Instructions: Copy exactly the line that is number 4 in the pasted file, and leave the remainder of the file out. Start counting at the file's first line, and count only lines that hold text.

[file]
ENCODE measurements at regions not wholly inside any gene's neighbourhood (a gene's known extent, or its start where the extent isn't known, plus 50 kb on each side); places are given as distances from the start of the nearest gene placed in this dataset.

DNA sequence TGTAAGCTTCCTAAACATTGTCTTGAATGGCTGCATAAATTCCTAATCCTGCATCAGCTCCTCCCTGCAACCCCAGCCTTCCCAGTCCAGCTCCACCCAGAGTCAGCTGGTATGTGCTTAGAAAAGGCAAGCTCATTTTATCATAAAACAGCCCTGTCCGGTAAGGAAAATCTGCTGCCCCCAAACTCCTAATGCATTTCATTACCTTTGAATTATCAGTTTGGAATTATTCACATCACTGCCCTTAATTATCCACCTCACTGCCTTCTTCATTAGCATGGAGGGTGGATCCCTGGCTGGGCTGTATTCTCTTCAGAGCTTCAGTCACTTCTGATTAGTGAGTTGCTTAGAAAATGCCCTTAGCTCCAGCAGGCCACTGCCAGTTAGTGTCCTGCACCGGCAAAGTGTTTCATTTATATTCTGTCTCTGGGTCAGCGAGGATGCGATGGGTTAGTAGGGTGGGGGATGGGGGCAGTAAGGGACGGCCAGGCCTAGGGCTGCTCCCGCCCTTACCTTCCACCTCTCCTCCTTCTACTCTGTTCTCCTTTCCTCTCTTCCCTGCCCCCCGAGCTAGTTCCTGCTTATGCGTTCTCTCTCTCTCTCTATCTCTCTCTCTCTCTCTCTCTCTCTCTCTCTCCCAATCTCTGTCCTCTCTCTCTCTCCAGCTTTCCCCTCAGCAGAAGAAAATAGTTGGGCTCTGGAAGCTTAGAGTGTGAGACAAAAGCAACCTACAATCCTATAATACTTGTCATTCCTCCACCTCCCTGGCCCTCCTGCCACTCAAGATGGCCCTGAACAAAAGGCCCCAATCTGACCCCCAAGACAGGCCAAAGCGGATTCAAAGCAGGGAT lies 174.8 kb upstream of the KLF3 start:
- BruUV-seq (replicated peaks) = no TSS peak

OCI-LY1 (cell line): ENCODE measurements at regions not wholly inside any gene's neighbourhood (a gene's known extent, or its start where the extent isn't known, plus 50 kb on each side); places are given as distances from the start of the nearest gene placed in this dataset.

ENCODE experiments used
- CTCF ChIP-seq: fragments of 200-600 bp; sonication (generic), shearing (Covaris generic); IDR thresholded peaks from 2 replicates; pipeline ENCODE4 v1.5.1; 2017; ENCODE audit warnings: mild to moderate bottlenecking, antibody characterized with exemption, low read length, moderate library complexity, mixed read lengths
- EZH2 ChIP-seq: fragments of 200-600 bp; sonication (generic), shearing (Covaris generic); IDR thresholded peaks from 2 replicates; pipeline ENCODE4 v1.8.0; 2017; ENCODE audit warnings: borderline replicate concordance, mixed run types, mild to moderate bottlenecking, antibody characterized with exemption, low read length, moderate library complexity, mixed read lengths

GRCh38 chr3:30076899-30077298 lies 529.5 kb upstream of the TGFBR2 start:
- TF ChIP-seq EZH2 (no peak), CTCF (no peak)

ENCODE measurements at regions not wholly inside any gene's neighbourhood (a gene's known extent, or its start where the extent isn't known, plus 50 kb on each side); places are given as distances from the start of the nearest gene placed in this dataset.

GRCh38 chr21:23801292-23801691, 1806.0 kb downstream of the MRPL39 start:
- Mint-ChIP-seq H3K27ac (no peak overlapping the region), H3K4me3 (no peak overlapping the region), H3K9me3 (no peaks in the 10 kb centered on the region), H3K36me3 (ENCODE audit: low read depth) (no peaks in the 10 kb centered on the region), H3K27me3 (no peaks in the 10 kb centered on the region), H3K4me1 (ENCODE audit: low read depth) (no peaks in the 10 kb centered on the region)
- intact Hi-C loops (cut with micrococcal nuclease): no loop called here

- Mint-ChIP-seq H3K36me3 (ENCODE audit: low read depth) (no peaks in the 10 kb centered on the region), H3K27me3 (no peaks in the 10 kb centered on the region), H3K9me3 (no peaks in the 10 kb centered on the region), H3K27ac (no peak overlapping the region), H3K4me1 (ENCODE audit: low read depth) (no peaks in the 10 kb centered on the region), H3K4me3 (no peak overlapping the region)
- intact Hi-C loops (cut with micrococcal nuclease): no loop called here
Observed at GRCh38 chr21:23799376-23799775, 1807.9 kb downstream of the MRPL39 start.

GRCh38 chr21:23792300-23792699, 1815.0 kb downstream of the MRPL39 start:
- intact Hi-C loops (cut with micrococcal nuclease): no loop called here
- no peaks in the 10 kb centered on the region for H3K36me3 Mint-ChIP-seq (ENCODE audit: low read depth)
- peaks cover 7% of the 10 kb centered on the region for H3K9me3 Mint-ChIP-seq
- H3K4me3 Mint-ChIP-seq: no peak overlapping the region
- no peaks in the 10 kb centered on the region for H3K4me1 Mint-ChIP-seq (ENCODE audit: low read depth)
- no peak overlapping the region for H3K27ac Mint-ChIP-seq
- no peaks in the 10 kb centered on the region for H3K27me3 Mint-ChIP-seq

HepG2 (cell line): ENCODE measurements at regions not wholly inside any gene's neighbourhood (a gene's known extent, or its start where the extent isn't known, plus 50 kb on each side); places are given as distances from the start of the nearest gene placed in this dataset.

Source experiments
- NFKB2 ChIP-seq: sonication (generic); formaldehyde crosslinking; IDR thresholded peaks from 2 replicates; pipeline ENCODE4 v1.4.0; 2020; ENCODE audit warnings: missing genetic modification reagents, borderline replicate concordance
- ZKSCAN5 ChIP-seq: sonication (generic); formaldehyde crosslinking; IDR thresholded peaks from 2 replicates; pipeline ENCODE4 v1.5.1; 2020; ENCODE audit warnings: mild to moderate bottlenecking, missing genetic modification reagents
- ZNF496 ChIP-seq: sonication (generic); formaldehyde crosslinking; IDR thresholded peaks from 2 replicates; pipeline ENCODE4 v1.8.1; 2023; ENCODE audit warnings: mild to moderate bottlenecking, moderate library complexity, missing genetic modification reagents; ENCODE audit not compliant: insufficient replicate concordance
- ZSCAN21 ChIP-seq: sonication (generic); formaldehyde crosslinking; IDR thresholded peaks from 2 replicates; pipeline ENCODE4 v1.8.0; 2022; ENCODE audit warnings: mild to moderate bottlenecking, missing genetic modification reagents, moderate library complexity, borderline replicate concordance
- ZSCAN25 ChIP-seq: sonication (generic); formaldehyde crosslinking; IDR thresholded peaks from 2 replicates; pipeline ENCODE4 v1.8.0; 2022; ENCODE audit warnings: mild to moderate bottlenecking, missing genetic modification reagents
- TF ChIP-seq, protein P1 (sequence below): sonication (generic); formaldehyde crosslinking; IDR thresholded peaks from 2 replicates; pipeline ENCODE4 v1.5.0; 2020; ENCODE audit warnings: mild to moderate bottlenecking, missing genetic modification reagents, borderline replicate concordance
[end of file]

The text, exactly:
OCI-LY1 (cell line): ENCODE measurements at regions not wholly inside any gene's neighbourhood (a gene's known extent, or its start where the extent isn't known, plus 50 kb on each side); places are given as distances from the start of the nearest gene placed in this dataset.